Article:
Ken Golden. Feature photo above: Arctic melt ponds. Credit: Donald Perovich

There’s now a lot less ice and the University of Utah scientist has since devoted much of his career to applying statistical mechanics—the physics of phase transitions and complex collective behavior in systems like gases and magnets—to better understand the role of climate change in the disappearance of our polar sea ice covers. The stakes couldn’t be higher as the impacts accelerate. In recent decades, according to Golden, the extent of Arctic sea ice has shrunk by about half.

“Not over the past million years, like on geophysical scales, not over a thousand years, but over the past 30 or 40 years. A couple of months ago, even in Antarctica, we just saw a new record low,” Golden said in his opening remarks at the May 17 Climate Summit hosted by the U College of Science’s Wilkes Center for Climate Science & Policy. “But just like throwing a rock into a pond, there are ripple effects, and the bigger the rock, the bigger the ripples and the further they go. The extent of sea ice we’ve lost in the Arctic is about two-thirds the area of the contiguous United States and is probably the largest change on Earth’s surface due to planetary warming. That’s a big rock.”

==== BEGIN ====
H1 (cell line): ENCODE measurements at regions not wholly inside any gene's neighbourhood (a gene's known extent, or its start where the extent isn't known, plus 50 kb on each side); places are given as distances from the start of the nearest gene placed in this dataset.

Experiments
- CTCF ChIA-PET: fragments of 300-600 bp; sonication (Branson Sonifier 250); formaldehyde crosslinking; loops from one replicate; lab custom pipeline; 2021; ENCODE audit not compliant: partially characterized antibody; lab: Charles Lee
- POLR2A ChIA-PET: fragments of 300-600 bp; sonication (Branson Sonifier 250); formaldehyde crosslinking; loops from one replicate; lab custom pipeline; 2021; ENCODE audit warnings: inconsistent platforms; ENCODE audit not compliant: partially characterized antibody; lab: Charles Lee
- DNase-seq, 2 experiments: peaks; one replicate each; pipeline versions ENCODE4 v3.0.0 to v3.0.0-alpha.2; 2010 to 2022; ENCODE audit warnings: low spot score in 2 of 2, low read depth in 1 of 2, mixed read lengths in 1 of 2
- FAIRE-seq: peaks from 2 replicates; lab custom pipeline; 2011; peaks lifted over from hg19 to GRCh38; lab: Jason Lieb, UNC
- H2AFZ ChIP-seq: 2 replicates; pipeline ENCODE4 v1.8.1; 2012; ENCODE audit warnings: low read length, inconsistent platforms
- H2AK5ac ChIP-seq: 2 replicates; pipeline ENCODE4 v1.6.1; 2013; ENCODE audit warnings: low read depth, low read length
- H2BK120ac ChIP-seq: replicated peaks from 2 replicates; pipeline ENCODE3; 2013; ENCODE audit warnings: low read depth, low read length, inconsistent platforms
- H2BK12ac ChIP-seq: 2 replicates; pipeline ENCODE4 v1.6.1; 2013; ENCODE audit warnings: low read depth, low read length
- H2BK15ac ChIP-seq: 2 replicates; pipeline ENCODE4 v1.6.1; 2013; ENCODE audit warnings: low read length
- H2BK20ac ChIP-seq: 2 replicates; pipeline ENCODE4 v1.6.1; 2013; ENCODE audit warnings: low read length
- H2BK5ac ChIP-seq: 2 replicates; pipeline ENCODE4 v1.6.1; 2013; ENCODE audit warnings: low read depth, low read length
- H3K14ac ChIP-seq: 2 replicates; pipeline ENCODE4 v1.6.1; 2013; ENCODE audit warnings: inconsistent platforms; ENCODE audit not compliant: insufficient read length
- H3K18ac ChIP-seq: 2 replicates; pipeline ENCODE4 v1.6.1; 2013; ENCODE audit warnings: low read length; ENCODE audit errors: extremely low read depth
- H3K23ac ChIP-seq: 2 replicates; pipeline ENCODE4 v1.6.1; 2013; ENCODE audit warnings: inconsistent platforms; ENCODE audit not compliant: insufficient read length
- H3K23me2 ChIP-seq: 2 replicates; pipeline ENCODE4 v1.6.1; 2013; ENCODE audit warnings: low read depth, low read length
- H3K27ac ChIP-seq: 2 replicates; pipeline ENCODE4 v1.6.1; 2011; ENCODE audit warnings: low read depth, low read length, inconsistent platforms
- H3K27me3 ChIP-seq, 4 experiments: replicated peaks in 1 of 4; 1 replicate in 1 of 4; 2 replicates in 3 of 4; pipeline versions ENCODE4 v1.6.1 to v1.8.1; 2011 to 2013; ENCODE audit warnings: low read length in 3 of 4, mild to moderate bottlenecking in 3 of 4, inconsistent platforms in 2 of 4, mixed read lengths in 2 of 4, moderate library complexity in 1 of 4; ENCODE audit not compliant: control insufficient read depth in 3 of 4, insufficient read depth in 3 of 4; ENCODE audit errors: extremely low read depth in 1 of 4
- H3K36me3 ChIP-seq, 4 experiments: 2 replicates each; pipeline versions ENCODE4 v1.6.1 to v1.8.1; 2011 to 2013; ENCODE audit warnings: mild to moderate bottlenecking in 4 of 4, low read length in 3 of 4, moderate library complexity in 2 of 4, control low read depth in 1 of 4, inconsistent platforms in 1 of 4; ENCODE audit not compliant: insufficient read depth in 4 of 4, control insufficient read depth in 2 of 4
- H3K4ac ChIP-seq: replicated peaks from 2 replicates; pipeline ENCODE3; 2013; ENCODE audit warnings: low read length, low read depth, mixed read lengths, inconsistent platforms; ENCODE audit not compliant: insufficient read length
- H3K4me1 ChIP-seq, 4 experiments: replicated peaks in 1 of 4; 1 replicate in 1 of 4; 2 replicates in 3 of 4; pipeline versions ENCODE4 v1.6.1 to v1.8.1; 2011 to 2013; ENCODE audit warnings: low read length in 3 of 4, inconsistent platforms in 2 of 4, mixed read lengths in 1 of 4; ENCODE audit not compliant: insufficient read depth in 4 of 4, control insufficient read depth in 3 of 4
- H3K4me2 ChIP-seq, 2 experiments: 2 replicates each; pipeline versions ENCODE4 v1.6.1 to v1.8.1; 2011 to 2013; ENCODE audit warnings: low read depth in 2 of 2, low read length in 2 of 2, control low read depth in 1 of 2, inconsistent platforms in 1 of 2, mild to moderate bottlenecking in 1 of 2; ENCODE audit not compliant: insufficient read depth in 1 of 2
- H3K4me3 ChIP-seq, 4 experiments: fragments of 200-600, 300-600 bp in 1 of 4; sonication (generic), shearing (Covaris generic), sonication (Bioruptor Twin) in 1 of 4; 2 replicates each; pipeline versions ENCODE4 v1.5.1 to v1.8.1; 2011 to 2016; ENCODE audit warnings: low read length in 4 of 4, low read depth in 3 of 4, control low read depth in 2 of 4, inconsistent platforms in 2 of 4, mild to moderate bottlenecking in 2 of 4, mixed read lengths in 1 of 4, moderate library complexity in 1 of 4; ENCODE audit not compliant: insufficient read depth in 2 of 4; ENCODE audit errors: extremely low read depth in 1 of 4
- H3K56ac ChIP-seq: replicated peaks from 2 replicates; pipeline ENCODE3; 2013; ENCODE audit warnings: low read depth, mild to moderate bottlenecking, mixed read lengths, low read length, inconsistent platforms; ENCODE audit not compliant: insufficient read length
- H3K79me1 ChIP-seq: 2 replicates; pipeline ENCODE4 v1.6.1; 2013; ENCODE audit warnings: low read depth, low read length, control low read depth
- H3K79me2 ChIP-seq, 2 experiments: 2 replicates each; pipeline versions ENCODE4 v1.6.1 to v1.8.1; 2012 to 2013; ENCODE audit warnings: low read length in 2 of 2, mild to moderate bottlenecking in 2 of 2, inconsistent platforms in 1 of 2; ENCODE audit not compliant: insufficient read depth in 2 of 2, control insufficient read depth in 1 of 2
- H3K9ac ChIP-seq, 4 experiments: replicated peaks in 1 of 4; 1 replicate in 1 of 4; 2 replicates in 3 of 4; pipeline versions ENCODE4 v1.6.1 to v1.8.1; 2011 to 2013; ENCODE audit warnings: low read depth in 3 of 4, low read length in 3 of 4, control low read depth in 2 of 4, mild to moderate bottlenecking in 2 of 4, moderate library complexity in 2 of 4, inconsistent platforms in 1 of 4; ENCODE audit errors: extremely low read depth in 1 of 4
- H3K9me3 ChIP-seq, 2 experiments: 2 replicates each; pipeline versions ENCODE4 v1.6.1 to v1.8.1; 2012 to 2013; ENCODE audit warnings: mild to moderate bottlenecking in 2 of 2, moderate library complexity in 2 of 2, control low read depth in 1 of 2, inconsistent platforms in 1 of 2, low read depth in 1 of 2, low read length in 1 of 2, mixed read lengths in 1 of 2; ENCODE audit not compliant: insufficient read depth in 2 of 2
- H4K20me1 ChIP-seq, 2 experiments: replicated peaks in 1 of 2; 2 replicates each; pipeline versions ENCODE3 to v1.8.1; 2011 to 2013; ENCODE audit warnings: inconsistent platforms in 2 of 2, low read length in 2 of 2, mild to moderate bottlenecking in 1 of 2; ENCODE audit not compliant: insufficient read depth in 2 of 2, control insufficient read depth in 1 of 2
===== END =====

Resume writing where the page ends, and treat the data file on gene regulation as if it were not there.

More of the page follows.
The part of Earth’s climate system featuring snow and ice, known as the cryosphere, is experiencing severe disruptions as the planet continues warming. Ice still covers 9% to 15% of Earth’s ocean surface, but the trends are ominous.

Read the full article by Brian Maffly in @TheU

Tommaso de Fernex, Math’s new department chair

Tommaso de Fernex is stepping into the role of Chair of the Department of Mathematics following Professor Davar Khoshnevisan’s notable six-year term.